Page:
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Time is Money: Addressing Time Theft in the Workplace

June 12, 2023

Every minute counts in the workplace, but what happens when employees start stealing worktime for personal gain? This important issue is known as time theft which is the act of employees taking advantage of company time for personal gain or activities not related to work. This can include things such as taking long breaks, arriving late, leaving early, or using work time for personal tasks such as social media or online shopping.

Time theft can have a significant impact on a business’s bottom line. It can result in lost productivity, decreased morale, and increased costs. In addition, it can be difficult to detect and prevent, making it a pervasive problem that strikes at the foundations of the employment relationship: honesty, integrity, and trust.

These issues were addressed a recent decision by Arbitrator Luborsky in Enbridge Gas Inc. v UNIFOR, Local 975, 2023 CanLII 2937. In that case, the employee was discovered to have been making multiple trips from the job site to his home, along with many recorded hours of his work vehicle sitting idle during the workday. The employee, however, submitted timesheets claiming full payment for attending scheduled jobs on those same days. The employer proceeded to terminate the employee’s employment for time theft, dishonesty, and breach of trust.

In defending himself, the employee stated that his misconduct should be mitigated due to his fear of COVID-19 and the trauma, fear, and mental distress that it caused. While the arbitrator considered this to be a potentially legitimate basis to mitigate the seriousness of the misconduct, he ultimately rejected it finding that the employee’s “personal fear and heightened anxiety that were likely experienced by many others, are not enough to outweigh the breadth of the extensive misconduct in the present case.” The termination of the employee’s employment was upheld.

Key to the employer’s success in defending against this complaint was their ability to document and prove the employee’s behaviour, lack of remorse, and the extent of the deception and time theft engaged in. In your workplace, you should similarly consider implementing measures to prevent time theft, protect your business, and defend yourself if necessary. Here are some tips to keep in mind:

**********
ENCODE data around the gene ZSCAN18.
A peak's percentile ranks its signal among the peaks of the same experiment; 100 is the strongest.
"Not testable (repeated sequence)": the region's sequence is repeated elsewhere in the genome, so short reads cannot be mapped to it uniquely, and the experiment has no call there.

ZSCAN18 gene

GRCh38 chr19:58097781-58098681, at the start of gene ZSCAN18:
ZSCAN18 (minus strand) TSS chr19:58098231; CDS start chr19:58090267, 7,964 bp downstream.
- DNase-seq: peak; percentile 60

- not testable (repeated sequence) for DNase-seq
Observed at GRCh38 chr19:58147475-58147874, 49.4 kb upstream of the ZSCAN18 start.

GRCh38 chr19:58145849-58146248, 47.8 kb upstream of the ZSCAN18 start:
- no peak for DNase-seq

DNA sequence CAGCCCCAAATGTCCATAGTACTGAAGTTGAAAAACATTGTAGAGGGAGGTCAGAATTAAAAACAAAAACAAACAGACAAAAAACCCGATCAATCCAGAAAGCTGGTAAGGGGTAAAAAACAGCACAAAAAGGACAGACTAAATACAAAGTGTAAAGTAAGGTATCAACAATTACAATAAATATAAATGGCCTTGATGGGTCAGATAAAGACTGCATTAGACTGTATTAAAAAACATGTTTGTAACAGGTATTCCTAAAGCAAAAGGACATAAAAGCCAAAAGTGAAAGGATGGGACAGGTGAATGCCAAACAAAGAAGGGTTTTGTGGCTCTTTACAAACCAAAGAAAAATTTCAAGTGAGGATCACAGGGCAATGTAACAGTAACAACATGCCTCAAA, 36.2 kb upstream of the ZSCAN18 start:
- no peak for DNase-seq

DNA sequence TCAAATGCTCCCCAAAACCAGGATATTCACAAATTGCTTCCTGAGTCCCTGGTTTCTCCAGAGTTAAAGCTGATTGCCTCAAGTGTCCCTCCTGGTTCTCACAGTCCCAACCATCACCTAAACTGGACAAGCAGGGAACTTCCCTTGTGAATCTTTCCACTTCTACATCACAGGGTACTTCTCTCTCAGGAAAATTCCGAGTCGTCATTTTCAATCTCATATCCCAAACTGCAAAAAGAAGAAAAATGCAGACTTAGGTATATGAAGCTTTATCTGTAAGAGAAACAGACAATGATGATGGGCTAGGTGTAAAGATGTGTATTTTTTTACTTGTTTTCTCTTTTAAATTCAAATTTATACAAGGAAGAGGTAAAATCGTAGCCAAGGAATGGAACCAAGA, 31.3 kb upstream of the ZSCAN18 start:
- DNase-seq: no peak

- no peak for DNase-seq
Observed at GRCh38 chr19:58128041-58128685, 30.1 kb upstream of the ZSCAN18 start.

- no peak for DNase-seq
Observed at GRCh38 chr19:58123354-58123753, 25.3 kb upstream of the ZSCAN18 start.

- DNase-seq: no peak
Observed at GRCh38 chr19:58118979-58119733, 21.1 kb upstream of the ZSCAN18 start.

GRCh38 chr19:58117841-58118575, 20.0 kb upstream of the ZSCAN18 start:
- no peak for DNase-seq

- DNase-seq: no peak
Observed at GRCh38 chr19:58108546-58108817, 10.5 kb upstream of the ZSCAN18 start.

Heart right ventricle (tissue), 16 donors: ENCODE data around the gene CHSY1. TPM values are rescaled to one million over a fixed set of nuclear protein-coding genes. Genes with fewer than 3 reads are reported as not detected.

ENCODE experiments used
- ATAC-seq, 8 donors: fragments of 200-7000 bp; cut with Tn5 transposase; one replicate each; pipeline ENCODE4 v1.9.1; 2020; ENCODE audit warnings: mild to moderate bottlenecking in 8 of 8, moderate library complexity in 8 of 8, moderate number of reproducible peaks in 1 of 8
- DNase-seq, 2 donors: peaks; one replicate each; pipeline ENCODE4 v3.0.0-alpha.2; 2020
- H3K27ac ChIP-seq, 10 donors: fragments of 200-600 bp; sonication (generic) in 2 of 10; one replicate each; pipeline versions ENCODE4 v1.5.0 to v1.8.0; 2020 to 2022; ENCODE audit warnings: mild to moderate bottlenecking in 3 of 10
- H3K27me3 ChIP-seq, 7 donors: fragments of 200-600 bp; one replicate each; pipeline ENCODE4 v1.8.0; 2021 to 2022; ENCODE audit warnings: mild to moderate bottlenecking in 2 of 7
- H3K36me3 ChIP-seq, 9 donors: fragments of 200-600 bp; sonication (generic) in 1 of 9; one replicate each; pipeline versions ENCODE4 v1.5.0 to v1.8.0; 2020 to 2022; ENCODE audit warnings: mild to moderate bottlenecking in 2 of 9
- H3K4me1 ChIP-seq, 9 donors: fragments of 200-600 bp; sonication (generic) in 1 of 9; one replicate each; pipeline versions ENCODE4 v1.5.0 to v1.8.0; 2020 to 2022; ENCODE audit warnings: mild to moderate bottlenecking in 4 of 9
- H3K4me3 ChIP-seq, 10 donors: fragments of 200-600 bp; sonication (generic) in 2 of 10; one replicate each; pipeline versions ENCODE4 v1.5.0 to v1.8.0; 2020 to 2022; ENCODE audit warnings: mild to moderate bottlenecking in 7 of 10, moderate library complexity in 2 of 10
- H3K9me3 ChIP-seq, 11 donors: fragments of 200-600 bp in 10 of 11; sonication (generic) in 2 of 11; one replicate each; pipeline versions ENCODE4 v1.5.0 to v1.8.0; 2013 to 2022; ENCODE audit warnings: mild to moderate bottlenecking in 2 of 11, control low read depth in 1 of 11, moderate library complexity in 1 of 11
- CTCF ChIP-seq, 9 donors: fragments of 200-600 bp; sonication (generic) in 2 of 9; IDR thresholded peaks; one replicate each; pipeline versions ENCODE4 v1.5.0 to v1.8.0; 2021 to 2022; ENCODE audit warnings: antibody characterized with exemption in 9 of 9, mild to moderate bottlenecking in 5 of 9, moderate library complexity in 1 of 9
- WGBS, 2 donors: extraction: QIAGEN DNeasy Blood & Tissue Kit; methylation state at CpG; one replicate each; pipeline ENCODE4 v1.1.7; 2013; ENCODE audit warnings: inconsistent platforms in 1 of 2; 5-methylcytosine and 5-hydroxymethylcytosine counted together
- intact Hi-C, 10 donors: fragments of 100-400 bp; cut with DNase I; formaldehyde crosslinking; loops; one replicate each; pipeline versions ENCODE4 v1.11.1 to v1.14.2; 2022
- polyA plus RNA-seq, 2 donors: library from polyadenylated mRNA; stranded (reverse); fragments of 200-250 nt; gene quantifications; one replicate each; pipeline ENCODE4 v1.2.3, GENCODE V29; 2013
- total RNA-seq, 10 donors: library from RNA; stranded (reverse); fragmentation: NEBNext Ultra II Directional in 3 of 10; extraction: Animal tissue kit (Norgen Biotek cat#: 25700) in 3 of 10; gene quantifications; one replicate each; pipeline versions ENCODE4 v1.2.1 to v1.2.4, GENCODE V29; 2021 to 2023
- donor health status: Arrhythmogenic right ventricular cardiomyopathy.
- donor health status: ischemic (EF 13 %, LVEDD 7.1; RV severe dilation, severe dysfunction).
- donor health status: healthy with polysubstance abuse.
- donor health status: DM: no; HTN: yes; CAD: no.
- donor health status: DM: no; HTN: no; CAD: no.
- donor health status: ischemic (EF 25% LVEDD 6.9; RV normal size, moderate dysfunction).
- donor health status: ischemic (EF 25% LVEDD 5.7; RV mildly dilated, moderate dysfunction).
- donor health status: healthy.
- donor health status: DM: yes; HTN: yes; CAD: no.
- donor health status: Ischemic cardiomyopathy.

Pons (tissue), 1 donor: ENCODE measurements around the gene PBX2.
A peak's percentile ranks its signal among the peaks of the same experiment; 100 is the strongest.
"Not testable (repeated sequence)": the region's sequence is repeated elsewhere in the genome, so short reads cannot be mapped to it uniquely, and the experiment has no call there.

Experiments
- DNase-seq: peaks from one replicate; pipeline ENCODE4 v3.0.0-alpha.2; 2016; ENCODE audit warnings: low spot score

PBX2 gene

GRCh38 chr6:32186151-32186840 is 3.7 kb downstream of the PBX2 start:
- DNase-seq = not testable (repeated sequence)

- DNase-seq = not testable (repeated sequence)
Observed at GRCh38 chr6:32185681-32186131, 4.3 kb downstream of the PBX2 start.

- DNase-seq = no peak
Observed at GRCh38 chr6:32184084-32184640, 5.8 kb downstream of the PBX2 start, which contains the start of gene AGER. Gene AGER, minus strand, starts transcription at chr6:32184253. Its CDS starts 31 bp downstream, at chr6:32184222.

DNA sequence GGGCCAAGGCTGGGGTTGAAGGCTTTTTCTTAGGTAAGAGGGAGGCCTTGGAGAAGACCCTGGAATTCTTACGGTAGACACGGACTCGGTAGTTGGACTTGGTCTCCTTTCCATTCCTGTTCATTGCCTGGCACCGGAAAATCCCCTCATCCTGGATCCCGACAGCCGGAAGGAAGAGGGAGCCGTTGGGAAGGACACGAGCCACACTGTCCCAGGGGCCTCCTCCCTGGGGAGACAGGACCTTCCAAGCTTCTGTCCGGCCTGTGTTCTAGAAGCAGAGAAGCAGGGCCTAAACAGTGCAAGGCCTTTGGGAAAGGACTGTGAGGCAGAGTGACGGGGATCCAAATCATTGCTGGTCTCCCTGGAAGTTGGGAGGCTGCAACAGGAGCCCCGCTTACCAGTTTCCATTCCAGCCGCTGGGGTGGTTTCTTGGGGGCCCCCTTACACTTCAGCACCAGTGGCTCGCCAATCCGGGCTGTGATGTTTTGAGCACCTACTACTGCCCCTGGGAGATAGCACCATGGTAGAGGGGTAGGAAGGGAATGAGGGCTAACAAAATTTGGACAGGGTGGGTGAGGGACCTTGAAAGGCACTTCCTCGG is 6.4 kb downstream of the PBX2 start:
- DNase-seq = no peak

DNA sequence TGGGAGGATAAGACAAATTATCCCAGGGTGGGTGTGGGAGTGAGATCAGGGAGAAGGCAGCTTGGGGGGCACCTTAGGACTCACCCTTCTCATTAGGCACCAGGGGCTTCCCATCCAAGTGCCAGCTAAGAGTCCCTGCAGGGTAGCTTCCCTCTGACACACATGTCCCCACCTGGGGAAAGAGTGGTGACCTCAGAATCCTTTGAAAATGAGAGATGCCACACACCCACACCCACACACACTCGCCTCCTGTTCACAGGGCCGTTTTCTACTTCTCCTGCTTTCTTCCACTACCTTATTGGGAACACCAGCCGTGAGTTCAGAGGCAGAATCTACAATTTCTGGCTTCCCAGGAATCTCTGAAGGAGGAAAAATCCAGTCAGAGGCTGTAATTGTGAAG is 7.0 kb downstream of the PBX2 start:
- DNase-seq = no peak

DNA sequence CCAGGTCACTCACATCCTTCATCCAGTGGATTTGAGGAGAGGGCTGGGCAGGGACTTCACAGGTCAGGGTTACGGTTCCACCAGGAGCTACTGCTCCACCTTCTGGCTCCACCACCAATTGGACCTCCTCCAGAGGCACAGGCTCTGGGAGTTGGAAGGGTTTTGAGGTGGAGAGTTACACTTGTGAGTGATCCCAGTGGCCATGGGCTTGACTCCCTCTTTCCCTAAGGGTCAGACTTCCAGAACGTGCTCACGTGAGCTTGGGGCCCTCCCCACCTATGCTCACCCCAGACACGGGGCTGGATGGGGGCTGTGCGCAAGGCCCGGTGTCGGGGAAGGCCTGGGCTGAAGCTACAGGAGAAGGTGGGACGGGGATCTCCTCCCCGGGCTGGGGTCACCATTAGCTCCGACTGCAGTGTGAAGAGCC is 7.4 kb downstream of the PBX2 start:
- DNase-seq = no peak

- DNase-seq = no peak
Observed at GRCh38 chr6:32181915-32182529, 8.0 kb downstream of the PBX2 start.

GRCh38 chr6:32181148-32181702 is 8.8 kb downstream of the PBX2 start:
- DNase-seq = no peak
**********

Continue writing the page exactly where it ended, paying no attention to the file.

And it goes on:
1. Clearly Communicate Expectations: One of the most effective ways to prevent time theft is to be clear about what is expected of employees. This can include setting clear work hours, outlining break times, and communicating rules around the use of company resources such as computers and phones. Make sure that employees understand the consequences of time theft and the importance of adhering to company policies.
  2. Use Time Tracking Tools: There are a variety of time tracking tools available that can help employers monitor employee attendance and work hours. These tools can include biometric time clocks, online time tracking software, or mobile apps. By using these tools, employers can more easily detect and prevent time theft.
  3. Monitor Employee Activity: While it is important to trust your employees, it is also important to monitor their activity to ensure that they are staying on task. This can include monitoring internet usage, reviewing email logs, and checking in with employees regularly to ensure they are meeting their goals. Please note that employers must be mindful of their obligations regarding electronic monitoring when using such tools.
  4. Address Issues Quickly: If you suspect that an employee is engaging in time theft, it is important to address the issue quickly. This can include investigating and/or speaking with the employee directly, providing additional training, or taking disciplinary action if necessary. By addressing the issue quickly, you can minimize the impact on your business and prevent the behavior from continuing.

By taking proactive steps to prevent time theft, employers can protect their businesses and ensure that their employees are working efficiently and effectively. Likewise, these measures will pay dividends when defending against frivolous claims brought by employees.

Please note that this bulletin is intended for informational purposes only and does not constitute legal advice or an opinion on any issue. We strongly recommend that you contact one of our Miller Canfield lawyers with any specific questions you may have so that those questions can be addressed properly with you.